“I am sorry to intrude on your grief, Diego, but my servant saw you leave the residence and I worried, because even though the possibility is remote here, I know there are those who would enjoy capturing and executing you right now,” Kang Zhu explained quietly.  He pointed to where the little boat had sunk.  “That seems to me to be an appropriate way to honor and remember one who lived at sea.  Is that a custom among your people?”

“No, your Highness,” Diego answered.  “It just seemed fitting, the right thing to do.”  Nothing more was said for several minutes. 

“When I was on the ship going east and despairing of ever getting home, I occasionally saw tiny spots of moonlight and remembered a poem that I had learned when I was younger.  It is by one of our most famous poets, Li Bai, and is very, very old.  It is called “Night Thoughts.”


Bright shines the moonlight at the foot of my bed,

Perhaps reflected from frost on the ground.

Lifting my head I gaze at the bright moon,

Bowing my head I think of my family home.”


Kang Zhu then became very quiet and both men stood looking at the quarter moon that had recently risen, pale in the daylight.  A small cloud briefly obscured the sun and the wan moonlight reflected on the pond and danced softly.  It contrasted with the reflection of the sun, which had been harsh and glaring.  “I had never thought of the poem that way before,” the prince continued.  “I never could see the moon on the voyage east, only tiny bits of its light at my feet.  I was shut up in the hold at night.  But when you freed me and I stayed at your house for several days, I saw it rise one night on your patio.  Do you remember?” Kang Zhu asked, gazing at Diego.  The Californiano nodded.  “Then I realized that the moon that was shining over me and you was the same moon that was shining over my home.  This above us is the same moon that shines over your home as well, and your father and friends.”

“Yes,” Diego said, his voice husky with emotion.  “And it is a very appropriate, very moving poem.  I feel my home deeply and now see it when I look at the moon, even more than I did before.”

“I suppose you would, living as you do so much in its light,” Kang Zhu said enigmatically with a smile.   A fish swam to the surface and caught an insect.  Soon the water was tranquil again and the two men stood reflecting.  “It is amazing how the moon, so cold and lifeless can still show itself during the day, even when the sun, which is filled with its own inner fire, is so bright,” the prince said softly.  Diego nodded.  They watched the pond for a few more minutes.  “Let us go in so you can rest before supper.”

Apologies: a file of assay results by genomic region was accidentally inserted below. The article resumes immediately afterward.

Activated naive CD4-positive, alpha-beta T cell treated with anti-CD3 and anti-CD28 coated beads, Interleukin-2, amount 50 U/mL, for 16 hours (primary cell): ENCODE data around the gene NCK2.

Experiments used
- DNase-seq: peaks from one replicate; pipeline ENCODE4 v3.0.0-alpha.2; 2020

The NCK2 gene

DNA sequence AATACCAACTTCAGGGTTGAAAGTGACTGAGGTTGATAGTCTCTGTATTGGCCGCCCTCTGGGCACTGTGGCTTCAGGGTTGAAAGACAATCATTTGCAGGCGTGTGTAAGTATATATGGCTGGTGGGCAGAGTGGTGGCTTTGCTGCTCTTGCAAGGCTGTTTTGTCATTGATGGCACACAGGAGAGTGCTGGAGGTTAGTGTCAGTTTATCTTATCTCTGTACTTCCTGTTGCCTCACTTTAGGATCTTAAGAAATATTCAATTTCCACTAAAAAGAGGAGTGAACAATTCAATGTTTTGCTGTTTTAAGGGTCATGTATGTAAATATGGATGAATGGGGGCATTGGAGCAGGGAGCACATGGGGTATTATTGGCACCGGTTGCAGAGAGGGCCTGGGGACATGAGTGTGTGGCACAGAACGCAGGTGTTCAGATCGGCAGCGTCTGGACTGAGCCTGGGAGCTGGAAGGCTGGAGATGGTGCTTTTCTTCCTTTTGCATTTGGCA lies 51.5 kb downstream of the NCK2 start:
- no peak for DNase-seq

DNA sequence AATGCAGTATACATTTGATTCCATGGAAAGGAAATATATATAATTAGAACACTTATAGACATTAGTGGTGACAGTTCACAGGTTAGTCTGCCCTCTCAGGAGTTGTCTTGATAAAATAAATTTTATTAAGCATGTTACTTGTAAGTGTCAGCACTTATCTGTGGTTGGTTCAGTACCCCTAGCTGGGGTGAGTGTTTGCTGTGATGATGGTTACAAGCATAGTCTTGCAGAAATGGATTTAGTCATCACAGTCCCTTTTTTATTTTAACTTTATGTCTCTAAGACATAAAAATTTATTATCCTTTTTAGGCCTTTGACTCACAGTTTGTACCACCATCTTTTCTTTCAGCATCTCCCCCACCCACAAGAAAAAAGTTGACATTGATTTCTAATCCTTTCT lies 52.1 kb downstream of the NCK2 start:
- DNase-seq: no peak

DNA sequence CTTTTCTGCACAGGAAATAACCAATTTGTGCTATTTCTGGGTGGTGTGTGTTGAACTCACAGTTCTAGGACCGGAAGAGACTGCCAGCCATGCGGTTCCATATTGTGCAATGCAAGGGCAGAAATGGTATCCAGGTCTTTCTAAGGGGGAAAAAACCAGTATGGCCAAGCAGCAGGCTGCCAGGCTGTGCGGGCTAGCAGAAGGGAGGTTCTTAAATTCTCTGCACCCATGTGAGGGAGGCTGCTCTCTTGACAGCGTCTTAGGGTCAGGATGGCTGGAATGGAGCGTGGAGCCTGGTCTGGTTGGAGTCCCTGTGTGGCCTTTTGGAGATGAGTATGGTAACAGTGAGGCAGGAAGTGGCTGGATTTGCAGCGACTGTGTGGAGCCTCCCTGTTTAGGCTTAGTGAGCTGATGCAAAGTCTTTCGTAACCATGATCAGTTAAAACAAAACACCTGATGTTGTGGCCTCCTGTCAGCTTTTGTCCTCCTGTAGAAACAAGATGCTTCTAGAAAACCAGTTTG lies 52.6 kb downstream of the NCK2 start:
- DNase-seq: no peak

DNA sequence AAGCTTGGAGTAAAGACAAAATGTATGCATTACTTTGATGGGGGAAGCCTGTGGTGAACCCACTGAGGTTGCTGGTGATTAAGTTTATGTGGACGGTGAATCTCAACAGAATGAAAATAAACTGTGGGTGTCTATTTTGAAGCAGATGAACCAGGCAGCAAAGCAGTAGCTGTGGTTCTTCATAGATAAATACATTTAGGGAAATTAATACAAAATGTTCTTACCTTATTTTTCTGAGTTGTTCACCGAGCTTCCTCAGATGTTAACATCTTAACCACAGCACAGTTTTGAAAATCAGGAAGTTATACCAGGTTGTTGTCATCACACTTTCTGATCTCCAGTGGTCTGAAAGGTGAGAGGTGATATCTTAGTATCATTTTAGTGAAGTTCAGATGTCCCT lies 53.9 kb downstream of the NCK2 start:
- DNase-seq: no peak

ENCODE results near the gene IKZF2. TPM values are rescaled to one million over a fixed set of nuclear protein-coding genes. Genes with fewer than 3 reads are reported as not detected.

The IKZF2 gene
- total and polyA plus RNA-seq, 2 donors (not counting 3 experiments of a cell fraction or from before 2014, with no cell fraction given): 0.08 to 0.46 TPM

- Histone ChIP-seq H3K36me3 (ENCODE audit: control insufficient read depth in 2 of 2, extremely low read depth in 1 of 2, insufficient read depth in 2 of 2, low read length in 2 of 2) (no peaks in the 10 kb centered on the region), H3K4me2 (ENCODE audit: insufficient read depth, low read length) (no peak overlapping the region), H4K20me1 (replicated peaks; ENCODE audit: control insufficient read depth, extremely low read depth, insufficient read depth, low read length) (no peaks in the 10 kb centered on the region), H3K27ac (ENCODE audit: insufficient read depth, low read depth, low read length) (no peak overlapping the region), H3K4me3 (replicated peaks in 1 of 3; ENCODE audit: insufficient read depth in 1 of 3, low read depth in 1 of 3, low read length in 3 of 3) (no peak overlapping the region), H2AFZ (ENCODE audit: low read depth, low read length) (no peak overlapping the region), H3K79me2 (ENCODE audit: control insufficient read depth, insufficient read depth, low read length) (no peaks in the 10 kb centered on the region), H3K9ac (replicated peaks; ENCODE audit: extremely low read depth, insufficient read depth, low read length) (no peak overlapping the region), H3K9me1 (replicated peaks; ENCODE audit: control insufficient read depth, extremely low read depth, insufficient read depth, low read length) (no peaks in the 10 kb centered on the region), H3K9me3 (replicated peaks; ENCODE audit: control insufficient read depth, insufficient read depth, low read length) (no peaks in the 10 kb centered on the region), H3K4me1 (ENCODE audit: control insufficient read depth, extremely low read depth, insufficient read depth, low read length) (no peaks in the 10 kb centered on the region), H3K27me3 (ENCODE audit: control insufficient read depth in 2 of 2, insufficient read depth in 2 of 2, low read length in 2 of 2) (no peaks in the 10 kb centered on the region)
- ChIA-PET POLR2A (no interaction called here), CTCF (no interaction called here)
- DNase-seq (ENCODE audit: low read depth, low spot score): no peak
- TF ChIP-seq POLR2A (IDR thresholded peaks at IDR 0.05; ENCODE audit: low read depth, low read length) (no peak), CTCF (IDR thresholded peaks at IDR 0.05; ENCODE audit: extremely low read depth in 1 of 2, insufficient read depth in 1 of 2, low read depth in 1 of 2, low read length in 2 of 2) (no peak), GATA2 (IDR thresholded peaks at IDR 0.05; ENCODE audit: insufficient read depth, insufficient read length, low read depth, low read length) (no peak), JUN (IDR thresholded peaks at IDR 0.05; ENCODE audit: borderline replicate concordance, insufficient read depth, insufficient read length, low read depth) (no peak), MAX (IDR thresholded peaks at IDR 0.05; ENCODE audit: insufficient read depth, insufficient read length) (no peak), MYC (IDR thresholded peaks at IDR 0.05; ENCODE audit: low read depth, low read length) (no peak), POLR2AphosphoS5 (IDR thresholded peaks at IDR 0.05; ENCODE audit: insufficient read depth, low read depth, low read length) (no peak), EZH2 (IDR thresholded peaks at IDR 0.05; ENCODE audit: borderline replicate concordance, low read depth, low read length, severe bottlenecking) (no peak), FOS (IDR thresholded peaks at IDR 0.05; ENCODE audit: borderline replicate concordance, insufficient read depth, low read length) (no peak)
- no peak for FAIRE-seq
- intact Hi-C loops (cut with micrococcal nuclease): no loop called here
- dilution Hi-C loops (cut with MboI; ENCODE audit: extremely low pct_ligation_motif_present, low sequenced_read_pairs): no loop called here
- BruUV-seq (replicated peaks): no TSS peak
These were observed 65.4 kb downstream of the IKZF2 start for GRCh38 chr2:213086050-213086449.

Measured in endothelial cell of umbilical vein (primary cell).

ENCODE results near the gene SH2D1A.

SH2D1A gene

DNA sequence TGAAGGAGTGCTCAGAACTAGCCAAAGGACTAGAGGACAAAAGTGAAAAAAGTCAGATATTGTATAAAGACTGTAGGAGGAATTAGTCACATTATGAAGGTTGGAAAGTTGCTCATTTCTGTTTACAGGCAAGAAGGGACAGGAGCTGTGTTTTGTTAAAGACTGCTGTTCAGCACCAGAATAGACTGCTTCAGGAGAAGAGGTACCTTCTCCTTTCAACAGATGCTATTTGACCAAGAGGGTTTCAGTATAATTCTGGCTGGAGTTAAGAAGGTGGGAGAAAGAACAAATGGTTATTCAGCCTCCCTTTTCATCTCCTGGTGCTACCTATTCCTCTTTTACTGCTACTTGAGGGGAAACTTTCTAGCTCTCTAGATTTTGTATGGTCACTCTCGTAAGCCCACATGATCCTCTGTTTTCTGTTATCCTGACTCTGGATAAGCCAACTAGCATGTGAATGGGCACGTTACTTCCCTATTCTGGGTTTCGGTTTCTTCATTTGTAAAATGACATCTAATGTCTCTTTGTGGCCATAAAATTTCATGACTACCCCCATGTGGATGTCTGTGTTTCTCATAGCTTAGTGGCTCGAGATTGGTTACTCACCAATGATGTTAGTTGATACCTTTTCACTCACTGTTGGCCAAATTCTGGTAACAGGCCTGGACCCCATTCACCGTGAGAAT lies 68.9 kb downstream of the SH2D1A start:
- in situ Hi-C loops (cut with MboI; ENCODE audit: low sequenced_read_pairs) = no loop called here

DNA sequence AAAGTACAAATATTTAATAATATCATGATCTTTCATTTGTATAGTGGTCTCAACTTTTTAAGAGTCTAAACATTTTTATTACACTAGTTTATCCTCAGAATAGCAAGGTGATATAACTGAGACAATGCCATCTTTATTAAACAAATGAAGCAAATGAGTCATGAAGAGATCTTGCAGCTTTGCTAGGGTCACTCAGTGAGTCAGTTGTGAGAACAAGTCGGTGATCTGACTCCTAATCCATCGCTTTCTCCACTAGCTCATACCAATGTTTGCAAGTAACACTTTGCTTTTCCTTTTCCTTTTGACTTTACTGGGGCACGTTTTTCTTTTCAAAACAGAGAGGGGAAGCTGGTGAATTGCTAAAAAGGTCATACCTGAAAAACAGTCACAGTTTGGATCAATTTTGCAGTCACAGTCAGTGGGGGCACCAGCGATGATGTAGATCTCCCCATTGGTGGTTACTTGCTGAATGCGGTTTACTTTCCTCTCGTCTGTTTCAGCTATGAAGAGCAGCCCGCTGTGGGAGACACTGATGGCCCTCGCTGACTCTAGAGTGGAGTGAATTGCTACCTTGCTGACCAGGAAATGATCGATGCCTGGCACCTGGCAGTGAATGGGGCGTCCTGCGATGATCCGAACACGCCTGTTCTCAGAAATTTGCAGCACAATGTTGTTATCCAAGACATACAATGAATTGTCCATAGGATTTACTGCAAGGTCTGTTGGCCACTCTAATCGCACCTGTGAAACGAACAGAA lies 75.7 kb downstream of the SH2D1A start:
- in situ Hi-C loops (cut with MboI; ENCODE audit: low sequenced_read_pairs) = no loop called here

Whatever it was the physician gave him, along with the nap, made Diego feel much better.  When he awoke, he found an older man and a teen-aged boy sitting quietly inside the door, gazing at him.  As soon as he stirred and sat up, the pair stood and brought him a new light colored shirt and turquoise blue trousers, similar in style to those that the captain wore.  Laying the clothing on his bed, they proceeded to take a string and measure him.  They worked quietly and quickly, only giving brief answer to his questions. 

While the servants were working, Zhaou Haifang entered the room followed by a servant carrying a tray with a pot of tea.  The pair finished and, bowing, left.  The physician’s servant poured tea for Diego and the doctor, and then, he too, left.  Zhaou Haifang poured some powder from a small pouch and added it to Diego’s tea.  This time the Californiano did not ask what it was, only taking it for granted that it was something to help him feel better.  Whatever the philosophy of Chinese medicine was, it seemed to be working in his case, so Diego wouldn’t question it.

Zhaou Haifang gazed at Diego for a moment before taking his pulse.  “You seem much better,” he stated, handing his patient a cup of tea.  

“I feel much better,” Diego concurred. 

“Good,” the physician said.  They sat and drank their tea, bantering.  When they had finished, Zhaou Haifang picked up a tiny bell and rang it.  The older servant almost immediately entered the room.  “This is Wang Cho.  He will help you change into these clothes and then we will visit with the Captain as you had requested.”

Carefully, the servant drew on the oversized shirt, not disturbing the immobilized shoulder and arm, only covering it.  Diego was slightly embarrassed that he had to have someone almost completely dress him, but felt much more comfortable when the servant was finished. 

Diego and Zhaou Haifang walked down the opulent corridor of the living quarters of the palace to the attached, but separate building that housed the Imperial guards and troops.  Several men were practicing hand-to-hand fighting in a fairly large room just inside the barracks.  Diego stared, entranced at the dance-like movement that, at the same time, seemed so very powerful.  He remembered the men capturing him using those same movements.